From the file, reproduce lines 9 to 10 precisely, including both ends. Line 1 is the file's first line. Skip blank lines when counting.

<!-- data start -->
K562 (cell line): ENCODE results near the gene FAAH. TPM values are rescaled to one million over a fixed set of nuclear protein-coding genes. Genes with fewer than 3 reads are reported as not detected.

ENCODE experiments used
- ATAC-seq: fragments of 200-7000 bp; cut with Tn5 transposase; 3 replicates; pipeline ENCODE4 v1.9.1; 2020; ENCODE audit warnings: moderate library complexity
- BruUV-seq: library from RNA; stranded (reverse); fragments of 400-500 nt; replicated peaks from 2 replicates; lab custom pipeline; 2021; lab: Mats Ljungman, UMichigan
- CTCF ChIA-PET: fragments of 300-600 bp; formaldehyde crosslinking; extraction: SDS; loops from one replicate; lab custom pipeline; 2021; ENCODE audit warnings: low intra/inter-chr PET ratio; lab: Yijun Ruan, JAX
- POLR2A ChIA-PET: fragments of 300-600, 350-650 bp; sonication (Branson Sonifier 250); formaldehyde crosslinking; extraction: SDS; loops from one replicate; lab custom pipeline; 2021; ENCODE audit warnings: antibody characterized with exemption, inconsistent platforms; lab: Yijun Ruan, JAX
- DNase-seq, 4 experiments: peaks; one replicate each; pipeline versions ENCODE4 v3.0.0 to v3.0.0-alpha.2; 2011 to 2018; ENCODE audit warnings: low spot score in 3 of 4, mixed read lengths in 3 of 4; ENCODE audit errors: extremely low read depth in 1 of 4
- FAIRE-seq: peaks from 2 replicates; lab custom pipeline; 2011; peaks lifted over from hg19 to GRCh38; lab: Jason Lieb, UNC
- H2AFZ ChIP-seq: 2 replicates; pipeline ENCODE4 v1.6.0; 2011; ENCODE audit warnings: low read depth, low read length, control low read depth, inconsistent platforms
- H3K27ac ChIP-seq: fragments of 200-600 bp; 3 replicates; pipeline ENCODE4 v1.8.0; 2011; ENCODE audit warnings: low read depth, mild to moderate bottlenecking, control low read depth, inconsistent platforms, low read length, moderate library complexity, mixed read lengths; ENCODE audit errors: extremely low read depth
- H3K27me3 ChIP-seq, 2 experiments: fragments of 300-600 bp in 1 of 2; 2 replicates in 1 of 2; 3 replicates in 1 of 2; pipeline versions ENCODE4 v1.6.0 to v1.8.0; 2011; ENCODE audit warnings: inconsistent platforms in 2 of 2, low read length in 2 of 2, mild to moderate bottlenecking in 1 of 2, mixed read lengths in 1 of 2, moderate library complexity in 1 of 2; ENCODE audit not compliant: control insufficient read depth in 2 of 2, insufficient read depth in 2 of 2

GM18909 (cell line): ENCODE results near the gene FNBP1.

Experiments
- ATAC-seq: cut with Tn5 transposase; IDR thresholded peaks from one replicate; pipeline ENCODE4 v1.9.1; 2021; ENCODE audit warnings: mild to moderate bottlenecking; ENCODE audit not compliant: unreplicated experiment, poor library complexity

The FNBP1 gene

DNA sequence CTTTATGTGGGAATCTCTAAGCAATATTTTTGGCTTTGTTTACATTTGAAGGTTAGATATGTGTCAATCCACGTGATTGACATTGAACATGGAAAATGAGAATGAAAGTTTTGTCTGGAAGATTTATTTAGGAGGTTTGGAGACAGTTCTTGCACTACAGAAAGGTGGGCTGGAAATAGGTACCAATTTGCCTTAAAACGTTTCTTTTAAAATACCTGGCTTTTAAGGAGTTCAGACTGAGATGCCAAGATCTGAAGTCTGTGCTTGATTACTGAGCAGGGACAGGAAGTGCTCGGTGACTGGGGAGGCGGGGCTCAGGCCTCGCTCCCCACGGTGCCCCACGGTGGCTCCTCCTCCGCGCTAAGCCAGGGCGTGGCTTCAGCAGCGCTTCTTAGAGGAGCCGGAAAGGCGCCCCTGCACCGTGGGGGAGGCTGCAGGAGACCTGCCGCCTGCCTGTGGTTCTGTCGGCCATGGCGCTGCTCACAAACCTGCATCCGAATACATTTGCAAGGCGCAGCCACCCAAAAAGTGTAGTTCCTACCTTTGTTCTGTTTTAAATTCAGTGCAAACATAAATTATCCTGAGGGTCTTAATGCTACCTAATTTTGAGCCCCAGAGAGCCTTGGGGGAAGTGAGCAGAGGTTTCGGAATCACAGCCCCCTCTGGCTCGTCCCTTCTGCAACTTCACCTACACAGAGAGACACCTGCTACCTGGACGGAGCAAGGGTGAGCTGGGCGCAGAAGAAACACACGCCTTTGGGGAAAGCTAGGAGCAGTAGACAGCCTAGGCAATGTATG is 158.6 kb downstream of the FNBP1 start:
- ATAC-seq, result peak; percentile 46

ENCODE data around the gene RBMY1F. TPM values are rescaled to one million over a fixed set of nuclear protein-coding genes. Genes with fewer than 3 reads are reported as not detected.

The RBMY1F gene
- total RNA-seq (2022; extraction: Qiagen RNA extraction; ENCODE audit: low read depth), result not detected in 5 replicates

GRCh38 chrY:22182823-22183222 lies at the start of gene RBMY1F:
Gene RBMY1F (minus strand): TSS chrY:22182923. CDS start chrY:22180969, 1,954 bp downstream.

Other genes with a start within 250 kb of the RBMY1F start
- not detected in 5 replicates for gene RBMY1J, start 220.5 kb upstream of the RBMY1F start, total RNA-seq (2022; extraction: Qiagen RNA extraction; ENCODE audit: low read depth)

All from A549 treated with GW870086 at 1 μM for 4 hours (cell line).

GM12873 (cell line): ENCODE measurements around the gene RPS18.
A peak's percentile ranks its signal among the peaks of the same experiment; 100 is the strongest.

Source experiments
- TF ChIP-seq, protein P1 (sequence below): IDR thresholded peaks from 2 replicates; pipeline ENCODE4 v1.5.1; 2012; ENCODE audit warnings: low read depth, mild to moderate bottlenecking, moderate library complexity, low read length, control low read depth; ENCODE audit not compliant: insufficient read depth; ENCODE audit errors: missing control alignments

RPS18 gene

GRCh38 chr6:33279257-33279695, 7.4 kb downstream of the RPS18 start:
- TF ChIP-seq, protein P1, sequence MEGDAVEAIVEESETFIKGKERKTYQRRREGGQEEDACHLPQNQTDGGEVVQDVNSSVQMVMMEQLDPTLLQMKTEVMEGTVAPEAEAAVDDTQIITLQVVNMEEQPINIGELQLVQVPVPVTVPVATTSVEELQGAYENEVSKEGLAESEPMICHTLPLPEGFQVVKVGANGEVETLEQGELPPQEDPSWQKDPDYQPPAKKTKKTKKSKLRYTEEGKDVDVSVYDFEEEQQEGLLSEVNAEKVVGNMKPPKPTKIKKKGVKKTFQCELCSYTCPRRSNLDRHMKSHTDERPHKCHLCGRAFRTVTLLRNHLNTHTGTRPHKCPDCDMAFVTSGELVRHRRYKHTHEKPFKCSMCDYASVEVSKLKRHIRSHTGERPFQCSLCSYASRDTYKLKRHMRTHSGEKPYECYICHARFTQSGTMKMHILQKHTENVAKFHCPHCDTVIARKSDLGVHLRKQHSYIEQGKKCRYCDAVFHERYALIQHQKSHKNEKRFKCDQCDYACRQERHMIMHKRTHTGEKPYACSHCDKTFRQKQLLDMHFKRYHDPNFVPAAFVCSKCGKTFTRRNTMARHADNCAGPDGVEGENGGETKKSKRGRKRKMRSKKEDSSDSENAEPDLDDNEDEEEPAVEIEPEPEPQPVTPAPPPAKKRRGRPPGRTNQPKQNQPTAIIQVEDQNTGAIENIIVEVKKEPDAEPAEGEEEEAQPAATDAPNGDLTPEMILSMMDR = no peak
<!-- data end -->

- H2AFZ ChIP-seq: 2 replicates; pipeline ENCODE4 v1.6.0; 2011; ENCODE audit warnings: low read depth, low read length, control low read depth, inconsistent platforms
- H3K27ac ChIP-seq: fragments of 200-600 bp; 3 replicates; pipeline ENCODE4 v1.8.0; 2011; ENCODE audit warnings: low read depth, mild to moderate bottlenecking, control low read depth, inconsistent platforms, low read length, moderate library complexity, mixed read lengths; ENCODE audit errors: extremely low read depth